But as he continued to speak, Mr. Putin abandoned his attempt to sound neutral. “I think there is some sense in his actions,” the Russian President said of Mr. Trump. “I say this because in my view, he represents the interests of the sizable part of American society that is tired of the elites that have been in power for decades now.”

Ironically, the drama unfolding in the U.S. election is following a script that often played out during disputed votes in Russia and other parts of Eastern Europe over the past two decades.

Throughout the late 1990s and early 2000s, it was often the Kremlin that was crying foul and the U.S. that stood accused of trying to influence elections that Moscow considered its business to run. The Kremlin believes that U.S. meddling led to pro-Western revolutions in Serbia, Georgia and Ukraine earlier this century, as well as election-time protests in Moscow five years ago.

(The original sin, in the minds of many here, was the intervention in Russia’s 1996 election, when U.S. spin doctors were dispatched to prevent Boris Yeltsin from losing to Communist candidate Gennady Zyuganov. The idea of “managed democracy” – with the Kremlin guiding and limiting the public’s choices – surfaced in Russia soon afterward.)

That history is now being played back through a fun-house mirror.

“This is a year where things ironically switched, that Russia is accused of meddling in an election. Usually, it’s Russia accusing the West of meddling in an election,” said Anissa Naouai, a host with RT, a Kremlin-owned news channel.

RT has made waves – and gained a new following among Mr. Trump’s supporters – during the U.S. campaign by devoting plentiful air time to the Republican candidate’s claims that the election is rigged against him. (Ms. Naouai points out that Western journalists have never shied away from pointing out flaws in Russia’s democracy. “Maybe Russia and America are just becoming more similar.”)

It’s perhaps doubly satisfying to Mr. Putin that he’s seen causing trouble for Ms. Clinton. During the 2011 protests in Moscow, Mr. Putin personally accused Ms. Clinton, then U.S. secretary of state, of masterminding the demonstrations, saying she “set the tone for some actors in our country and gave them a signal.”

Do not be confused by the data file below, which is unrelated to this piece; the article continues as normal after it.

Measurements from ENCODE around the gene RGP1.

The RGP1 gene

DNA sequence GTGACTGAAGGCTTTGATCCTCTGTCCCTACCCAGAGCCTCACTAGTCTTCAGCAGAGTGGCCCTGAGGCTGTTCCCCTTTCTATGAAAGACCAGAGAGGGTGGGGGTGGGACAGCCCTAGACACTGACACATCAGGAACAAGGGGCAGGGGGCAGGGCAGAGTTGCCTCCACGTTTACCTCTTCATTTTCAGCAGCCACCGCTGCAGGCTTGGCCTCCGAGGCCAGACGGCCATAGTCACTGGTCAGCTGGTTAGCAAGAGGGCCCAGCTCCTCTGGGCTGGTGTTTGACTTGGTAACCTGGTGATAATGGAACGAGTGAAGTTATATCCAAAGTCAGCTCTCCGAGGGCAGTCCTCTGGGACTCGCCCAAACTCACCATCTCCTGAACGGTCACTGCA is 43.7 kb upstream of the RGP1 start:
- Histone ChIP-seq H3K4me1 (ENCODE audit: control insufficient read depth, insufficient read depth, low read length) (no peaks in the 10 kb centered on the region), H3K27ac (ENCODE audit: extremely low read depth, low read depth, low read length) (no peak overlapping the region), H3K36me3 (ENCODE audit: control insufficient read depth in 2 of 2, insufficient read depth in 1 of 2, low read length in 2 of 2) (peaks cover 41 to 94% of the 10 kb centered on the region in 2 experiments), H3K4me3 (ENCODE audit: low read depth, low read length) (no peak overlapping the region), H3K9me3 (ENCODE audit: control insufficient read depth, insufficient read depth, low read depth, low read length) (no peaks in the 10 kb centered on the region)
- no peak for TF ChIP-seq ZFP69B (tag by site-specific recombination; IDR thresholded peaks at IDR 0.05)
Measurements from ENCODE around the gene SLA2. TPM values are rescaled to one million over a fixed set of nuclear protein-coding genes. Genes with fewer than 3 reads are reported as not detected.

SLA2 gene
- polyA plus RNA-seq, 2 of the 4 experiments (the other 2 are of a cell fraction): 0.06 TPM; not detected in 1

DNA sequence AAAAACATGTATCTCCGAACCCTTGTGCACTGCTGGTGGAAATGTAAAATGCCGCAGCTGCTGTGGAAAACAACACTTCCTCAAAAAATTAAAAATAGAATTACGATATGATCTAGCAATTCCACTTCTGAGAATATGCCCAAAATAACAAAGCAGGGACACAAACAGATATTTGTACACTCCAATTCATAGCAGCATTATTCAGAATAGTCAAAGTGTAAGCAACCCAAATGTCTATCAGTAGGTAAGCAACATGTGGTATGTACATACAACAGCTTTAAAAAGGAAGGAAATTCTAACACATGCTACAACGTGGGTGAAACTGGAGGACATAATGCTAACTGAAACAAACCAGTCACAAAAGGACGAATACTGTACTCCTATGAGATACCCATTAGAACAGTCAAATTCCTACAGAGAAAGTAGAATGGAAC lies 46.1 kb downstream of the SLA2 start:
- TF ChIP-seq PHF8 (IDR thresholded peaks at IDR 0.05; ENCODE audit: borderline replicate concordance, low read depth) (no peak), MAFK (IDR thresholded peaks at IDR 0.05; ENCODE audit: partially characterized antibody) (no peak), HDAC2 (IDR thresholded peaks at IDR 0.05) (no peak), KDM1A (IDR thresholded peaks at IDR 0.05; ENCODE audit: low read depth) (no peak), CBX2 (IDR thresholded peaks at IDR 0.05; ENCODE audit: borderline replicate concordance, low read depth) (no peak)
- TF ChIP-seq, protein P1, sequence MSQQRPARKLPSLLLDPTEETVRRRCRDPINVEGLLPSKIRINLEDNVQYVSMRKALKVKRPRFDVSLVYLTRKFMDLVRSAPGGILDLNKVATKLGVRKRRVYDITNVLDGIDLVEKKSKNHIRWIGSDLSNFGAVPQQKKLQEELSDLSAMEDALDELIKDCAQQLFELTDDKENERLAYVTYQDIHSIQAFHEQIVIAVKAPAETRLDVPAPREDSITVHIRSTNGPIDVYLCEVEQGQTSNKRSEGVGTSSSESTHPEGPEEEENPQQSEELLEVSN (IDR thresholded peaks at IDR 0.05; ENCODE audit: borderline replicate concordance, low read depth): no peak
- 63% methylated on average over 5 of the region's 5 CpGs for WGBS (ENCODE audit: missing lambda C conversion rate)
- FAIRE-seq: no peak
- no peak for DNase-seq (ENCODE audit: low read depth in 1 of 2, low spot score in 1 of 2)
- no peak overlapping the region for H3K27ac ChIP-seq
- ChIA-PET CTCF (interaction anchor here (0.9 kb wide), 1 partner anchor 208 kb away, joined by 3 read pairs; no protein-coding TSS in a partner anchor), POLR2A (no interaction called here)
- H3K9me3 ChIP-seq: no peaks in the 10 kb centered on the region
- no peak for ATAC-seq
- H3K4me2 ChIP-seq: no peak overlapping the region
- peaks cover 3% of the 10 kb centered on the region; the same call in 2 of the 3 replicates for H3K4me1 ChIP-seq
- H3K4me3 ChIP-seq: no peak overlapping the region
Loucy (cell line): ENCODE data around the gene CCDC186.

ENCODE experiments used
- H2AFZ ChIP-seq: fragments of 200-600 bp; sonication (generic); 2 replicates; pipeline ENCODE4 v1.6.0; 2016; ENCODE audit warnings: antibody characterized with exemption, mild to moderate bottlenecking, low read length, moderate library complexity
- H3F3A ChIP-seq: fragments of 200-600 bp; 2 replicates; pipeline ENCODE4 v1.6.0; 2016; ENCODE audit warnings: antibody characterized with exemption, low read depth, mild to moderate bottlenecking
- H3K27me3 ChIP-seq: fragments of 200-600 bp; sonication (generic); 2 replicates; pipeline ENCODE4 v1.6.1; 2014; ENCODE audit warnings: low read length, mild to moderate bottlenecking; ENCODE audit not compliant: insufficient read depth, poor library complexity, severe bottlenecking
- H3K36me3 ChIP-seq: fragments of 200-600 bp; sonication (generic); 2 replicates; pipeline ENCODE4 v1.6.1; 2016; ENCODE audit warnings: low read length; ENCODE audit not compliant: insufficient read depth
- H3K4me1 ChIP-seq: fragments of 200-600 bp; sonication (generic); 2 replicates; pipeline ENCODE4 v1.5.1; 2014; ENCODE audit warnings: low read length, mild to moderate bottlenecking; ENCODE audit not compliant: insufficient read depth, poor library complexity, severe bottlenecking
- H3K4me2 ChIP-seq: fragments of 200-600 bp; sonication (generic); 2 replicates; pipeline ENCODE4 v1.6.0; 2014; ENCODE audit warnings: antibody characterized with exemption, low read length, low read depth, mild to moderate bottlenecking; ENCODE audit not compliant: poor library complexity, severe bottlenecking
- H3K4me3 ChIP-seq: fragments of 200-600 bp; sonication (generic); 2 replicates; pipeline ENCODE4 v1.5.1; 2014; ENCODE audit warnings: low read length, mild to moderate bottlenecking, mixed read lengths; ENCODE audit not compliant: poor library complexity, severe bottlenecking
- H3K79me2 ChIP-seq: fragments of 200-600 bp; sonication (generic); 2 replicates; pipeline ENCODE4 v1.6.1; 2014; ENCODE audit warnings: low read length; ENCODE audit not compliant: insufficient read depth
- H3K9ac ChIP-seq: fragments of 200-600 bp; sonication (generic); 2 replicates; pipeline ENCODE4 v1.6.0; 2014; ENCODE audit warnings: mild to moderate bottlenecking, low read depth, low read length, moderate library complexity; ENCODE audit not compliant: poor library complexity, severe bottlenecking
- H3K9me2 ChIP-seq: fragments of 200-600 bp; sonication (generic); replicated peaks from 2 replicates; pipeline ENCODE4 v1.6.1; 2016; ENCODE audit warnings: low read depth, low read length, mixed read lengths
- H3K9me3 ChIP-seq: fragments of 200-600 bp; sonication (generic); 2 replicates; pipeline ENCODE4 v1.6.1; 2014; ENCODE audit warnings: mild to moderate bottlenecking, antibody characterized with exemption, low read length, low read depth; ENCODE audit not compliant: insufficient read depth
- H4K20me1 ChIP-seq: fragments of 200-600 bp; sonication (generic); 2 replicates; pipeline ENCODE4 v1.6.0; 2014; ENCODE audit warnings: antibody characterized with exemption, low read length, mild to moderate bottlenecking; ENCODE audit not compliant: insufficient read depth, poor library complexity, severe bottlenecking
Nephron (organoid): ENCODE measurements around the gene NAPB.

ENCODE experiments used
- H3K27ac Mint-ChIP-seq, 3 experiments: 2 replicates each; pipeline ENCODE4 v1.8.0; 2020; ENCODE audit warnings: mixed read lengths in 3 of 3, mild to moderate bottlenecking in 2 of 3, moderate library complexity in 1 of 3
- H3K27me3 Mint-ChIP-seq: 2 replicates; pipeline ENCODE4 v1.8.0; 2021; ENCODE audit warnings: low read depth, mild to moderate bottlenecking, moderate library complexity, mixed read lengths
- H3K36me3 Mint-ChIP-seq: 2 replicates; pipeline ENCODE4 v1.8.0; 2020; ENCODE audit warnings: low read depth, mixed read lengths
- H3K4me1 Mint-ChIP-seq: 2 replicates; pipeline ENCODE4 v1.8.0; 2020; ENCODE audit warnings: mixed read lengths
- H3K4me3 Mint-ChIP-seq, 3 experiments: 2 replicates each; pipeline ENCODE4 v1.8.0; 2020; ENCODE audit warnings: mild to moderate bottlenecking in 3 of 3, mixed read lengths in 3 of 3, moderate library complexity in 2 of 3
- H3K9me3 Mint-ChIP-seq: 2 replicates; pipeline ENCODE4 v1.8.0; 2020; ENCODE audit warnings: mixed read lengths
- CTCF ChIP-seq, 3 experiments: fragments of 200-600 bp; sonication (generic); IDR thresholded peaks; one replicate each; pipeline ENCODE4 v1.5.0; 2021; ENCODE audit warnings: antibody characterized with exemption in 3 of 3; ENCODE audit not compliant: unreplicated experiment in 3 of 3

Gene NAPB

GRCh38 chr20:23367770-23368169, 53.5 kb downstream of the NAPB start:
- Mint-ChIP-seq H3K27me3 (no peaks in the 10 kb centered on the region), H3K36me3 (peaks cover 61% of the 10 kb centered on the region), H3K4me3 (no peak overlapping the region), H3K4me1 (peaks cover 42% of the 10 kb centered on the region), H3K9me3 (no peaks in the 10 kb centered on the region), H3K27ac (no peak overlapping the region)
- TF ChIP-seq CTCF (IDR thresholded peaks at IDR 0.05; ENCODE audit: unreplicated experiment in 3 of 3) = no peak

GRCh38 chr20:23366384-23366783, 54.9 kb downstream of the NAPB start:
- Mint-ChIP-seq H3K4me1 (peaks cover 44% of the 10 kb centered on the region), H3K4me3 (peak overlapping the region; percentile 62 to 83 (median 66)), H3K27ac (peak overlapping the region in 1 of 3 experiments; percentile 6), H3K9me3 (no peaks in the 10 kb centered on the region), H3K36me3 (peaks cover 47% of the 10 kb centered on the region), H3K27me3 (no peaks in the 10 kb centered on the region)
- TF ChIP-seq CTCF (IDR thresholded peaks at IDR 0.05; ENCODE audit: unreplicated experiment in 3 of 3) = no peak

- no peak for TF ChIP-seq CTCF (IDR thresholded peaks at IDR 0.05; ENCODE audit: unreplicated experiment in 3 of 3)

“This [history] is very important to understand [Mr. Putin’s] mentality and his behaviour. He’s focused on those events where the U.S. promoted regime change. Now, he can demonstrate that nobody is safe,” Mr. Petrov said. “Putin will be very glad to get payback.”

The script in Ukraine and elsewhere involved the U.S. throwing its diplomatic weight behind anti-Kremlin candidates, while independent media (including outlets that were funded by U.S. democracy-promotion programs) published revelations that undermined public confidence in their political systems.

The day after the election – in Serbia in 2000, Georgia in 2003, Ukraine in 2004 and in Russia in 2011 – crowds came into the streets waving the colours of the opposition candidate, resulting in popular revolutions in the first three countries and a brief challenge to even Mr. Putin’s grip on power. The Kremlin’s political strategists call it the “colour-revolution scenario.”

It’s not much of a stretch to see Mr. Trump’s insurgent run for the presidency – which is glowingly portrayed in state-run media here as a popular uprising by working-class Americans – as borrowing from the same playbook. Mr. Trump has repeatedly claimed (without the proof wielded by protesters in Ukraine and elsewhere) that the election is rigged. Some of his supporters have mused aloud about armed rebellion if Ms. Clinton is declared the winner.

“Whoever wins the U.S. election, the loser won’t accept the result,” Dmitry Kiselyov, a Putin confidante who hosts Russia’s most-watched television newscast, gloated this week. “This isn’t a coloured revolution yet. But it’s funny.”

Less evident than the schadenfreude is whether the Kremlin really wants to deal with a President Trump.

There’s little question that Mr. Trump – who has praised Mr. Putin as a strong leader and asked “wouldn’t it be nice if we actually got along with Russia?” – starts off from a more pro-Russian outlook than any other White House contender in memory. From the Kremlin’s standpoint, that makes him far-more malleable than Ms. Clinton, who would be expected to continue many of outgoing President Barack Obama’s policies.

U.S.-Russia relations over Ukraine, Syria and other issues are so frosty that the current state of ties is frequently compared to Cold War times.

Mr. Trump’s entourage also includes several figures with Kremlin links. His campaign manager (until he resigned in August as controversy about his Russian connections swirled) was Paul Manafort, a veteran political operative previously best known for managing the career of former Ukrainian president Viktor Yanukovych. Mr. Yanukovych was ousted in 2014 by protesters furious over his deference to Moscow.